Hackers Batter ThaiGov Online as Anger Over Cyberlaw Boils Over

“#Thai police can't guard their own data from #Anonymous, is your data safe with them?’ reads a tweet with a screencap Friday alleging to show data purloined from a police system. Image: @Blackplans / Twitter

BANGKOK — Anger over the passage of the new Computer Crime Act resulted in escalating attacks on many government websites Monday.

The attacks, organized by online activist group Citizens Against Single Gateway, knocked much of ThaiGov offline with attacks continuing into the evening to disable the central site, the Defense Ministry, Ministry of Digital Economy and Society, Prime Minister’s Office and Office of the National Security Council.

Citizens Against Single Gateway, organized last year to oppose government control of the internet, was among many to object after junta-appointed legislators passed a law unanimously Friday which gave the authorities more powers to police and censor content online. The law was passed despite opposition from the public and private sectors.

“It was scary that not a single voice in the assembly stood on the people’s side,” Kanathip Thongraweewong, a law lecturer at Saint John’s University, said Monday. “What is going on inside the law-manufacturing factory?”


More than 360,000 people signed a petition opposing the law, which now goes to the king to endorse and becomes effective 120 days after being published in the Royal Gazette.

The regional office of the U.N. High Commissioner on Human Rights issued a statement Monday afternoon calling on Bangkok to respect international human rights standards as the law “could severely restrict freedom of expression, opinion, assembly and privacy.”

“The amendments enable the government to obtain user information and traffic data from Internet service providers (ISPs) without court approval,” it read. “Service providers now face the same criminal liability as users of third party online content.”

On Friday, after six hours of discussion, the National Legislative Assembly, or NLA, passed the law with minor changes, such as removing some problematically vague language. The junta-picked members also increased the membership of a committee empowered to censor content from five to nine.

Critics said other concerns raised by activists, the business community and internet users remained unaddressed.

For their part, authorities have said throughout the process that the law would not be abused and it was a misunderstanding to believe otherwise.

Latest Product of Junta’s ‘Law Factory’

For now there are no democratic mechanisms for people to challenge the law, legal expert Kanathip said, as the interim constitution does not allow people to petition against the law.

The public must wait for a new constitution to be in effect and gather the 10,000 names necessary to propose an amendment.

“But even after that, the proposal would still go to the NLA for consideration again,” he said.

Kanathip suggested another lawful approach would complaining to the Constitutional Court that the new Computer Crime Act is against the basic rights and freedom guaranteed even by the junta’s interim charter.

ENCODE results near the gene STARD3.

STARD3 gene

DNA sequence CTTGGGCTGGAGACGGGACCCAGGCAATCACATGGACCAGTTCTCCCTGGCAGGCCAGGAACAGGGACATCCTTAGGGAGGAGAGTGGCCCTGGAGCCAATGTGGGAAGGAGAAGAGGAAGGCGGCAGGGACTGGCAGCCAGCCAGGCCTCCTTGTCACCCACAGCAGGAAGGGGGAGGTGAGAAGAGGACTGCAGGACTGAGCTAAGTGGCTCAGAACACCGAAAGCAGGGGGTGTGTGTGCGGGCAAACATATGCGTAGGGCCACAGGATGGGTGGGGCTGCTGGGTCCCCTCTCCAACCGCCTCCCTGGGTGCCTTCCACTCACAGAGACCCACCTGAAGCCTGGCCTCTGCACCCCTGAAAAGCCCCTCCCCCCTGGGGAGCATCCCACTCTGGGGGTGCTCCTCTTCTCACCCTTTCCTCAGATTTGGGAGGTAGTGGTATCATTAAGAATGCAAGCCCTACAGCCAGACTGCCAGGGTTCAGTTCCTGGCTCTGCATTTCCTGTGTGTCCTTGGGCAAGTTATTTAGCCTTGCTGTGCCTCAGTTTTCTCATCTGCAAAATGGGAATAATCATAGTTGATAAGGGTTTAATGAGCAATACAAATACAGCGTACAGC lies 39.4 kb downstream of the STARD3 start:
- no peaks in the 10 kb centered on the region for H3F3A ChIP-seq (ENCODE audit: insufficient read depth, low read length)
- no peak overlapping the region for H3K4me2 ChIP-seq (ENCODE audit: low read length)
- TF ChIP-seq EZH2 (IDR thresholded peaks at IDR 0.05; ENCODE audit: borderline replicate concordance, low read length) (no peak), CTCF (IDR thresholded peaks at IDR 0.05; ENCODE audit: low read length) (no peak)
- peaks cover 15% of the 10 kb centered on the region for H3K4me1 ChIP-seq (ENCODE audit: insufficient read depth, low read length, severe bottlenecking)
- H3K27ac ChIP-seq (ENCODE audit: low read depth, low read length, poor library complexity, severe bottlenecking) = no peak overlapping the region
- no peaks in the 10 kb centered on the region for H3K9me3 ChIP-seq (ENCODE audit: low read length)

The law professor pointed out the Computer Crime Act was just an example of the junta’s “made-to-order law factory” which has and will continue to pass hundreds of new laws under the direction of the military running the country.

“The Computer Crime Act problem looks a lot smaller compared to the hundreds of other laws they are passing that will also affect our lives for decades,” Kanathip said.

Since the military seized power in 2014, 238 bills have come up for review, according to an NLA database.

Online Escalation

Friday’s decision by the rubber-stamp assembly upset netizens and resulted in many reactions online.

To demonstrate the government’s incompetent handling of computer data, a hacker associating himself with the international Anonymous collective tweeted pictures said to show the penetration of government servers.

The Citizens Against Single Gateway group announced Sunday it would advance its so-called “cyber war” on the government starting Tuesday.

It was unclear what methods were being used to knock the sites offline, in the past, crude forms of denial-of-service attacks consisted of coordinated refreshing of hosted pages. Forums associated with online dissidents suggested their methods were now more sophisticated.

Top government figures and police responded by warning such actions were illegal.

Deputy police spokesman Krissana Pattanacharoen said Friday they could be punished with up to five years in prison or a 100,000 baht fine under, appropriately enough, the existing 2007 Computer Crime Act.

Nine people gathered Sunday in front of the Bangkok Art and Culture Centre to protest the law.

People protest against passage of the new Computer Crime Act on Sunday at the Bangkok Art and Culture Centre.
People protest against passage of the new Computer Crime Act on Sunday at the Bangkok Art and Culture Centre.

NLA president Pornpetch Wichitcholchai said Monday the law was an improvement over the original 2007 bill. He also reiterated that it has nothing to do with enabling the government to go forward with a “single gateway” project to route all traffic through a single point of control.

On the contrary, he said the law balanced the powers granted to authorities by requiring court review.


“I insist the process of taking down computer information in many countries is weaker than Thailand,” he said. “The NLA is willing to open discussions with those opposed about how the law is against rights and freedoms.”

Amnesty International Thailand said despite weighing in and petitioning for amendment at every stage of the law’s drafting, its concerns were ignored.

“Because it’s already passed, what we can do now is monitor the effect of law enforcement,” Amnesty Thailand President Piyanut Kotsan said Monday.